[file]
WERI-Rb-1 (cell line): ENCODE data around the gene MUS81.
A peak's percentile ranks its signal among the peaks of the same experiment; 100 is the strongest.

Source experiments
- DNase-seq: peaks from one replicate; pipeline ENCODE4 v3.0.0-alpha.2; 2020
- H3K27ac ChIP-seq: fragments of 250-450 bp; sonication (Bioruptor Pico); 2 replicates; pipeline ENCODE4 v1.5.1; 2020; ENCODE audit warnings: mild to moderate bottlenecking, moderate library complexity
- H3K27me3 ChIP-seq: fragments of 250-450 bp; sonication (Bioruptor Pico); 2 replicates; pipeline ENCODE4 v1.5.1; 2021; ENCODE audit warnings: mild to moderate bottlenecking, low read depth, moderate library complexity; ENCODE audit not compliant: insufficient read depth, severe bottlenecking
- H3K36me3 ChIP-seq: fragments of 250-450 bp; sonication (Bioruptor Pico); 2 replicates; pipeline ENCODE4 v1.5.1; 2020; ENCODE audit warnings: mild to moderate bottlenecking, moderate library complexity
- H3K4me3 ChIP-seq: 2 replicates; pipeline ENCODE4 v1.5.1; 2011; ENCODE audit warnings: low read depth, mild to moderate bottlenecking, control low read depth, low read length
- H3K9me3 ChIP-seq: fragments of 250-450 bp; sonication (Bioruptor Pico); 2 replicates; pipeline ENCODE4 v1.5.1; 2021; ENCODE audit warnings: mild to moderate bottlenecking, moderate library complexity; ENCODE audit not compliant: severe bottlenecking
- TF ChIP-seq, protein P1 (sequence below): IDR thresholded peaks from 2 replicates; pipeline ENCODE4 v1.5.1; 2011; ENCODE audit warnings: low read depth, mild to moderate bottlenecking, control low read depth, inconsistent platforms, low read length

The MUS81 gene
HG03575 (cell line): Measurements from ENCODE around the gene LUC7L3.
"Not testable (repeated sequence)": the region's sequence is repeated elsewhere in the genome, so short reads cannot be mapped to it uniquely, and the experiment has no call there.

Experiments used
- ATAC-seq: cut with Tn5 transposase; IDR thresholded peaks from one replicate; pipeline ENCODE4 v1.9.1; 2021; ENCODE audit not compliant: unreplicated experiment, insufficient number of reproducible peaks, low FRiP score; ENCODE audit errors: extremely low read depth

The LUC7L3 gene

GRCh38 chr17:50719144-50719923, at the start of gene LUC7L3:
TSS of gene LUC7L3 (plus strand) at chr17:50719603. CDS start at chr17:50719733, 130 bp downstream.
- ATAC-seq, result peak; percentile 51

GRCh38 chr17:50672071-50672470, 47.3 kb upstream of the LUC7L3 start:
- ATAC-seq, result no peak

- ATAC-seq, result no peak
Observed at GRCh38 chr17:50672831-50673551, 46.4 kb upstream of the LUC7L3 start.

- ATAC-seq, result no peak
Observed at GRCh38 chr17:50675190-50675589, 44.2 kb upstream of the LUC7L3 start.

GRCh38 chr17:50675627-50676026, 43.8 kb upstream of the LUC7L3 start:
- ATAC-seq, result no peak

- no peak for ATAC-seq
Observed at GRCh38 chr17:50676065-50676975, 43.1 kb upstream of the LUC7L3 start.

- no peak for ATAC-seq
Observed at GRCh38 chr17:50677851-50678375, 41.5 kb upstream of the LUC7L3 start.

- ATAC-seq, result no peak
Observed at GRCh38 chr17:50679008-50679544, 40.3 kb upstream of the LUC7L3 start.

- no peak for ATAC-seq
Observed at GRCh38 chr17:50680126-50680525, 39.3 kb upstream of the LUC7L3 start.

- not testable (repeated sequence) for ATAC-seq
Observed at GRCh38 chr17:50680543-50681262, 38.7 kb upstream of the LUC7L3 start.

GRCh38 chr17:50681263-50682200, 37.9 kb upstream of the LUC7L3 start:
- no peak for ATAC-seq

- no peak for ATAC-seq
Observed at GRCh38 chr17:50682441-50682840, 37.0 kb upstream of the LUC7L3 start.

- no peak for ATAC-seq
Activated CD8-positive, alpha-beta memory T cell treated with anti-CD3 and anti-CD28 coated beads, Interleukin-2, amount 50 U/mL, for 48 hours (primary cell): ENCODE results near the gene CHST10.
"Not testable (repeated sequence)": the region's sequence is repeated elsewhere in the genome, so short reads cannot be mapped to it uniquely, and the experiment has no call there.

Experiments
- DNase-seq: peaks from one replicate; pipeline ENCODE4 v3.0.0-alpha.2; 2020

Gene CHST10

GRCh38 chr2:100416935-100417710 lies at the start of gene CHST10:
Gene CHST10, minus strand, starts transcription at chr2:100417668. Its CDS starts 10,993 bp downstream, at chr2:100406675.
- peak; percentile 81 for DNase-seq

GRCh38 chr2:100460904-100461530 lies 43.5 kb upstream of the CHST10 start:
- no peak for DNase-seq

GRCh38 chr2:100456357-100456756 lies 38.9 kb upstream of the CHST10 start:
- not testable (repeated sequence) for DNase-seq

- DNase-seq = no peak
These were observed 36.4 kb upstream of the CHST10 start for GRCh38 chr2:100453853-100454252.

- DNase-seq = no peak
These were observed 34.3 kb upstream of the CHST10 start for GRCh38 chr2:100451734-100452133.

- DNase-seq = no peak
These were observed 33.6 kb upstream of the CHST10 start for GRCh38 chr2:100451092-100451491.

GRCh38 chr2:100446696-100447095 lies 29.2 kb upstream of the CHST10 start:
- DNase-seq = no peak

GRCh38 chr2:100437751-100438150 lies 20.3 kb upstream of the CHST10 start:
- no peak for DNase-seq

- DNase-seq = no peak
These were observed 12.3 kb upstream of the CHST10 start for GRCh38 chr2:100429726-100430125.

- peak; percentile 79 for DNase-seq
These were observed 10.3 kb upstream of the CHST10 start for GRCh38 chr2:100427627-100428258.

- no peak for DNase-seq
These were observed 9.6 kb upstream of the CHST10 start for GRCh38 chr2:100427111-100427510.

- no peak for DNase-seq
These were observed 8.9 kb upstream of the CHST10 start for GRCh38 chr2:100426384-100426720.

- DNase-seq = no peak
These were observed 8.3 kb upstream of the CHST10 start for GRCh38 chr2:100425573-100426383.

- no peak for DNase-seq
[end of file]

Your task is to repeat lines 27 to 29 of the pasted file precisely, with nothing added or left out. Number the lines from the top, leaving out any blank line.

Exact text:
- ATAC-seq, result no peak

- no peak for ATAC-seq
Observed at GRCh38 chr17:50676065-50676975, 43.1 kb upstream of the LUC7L3 start.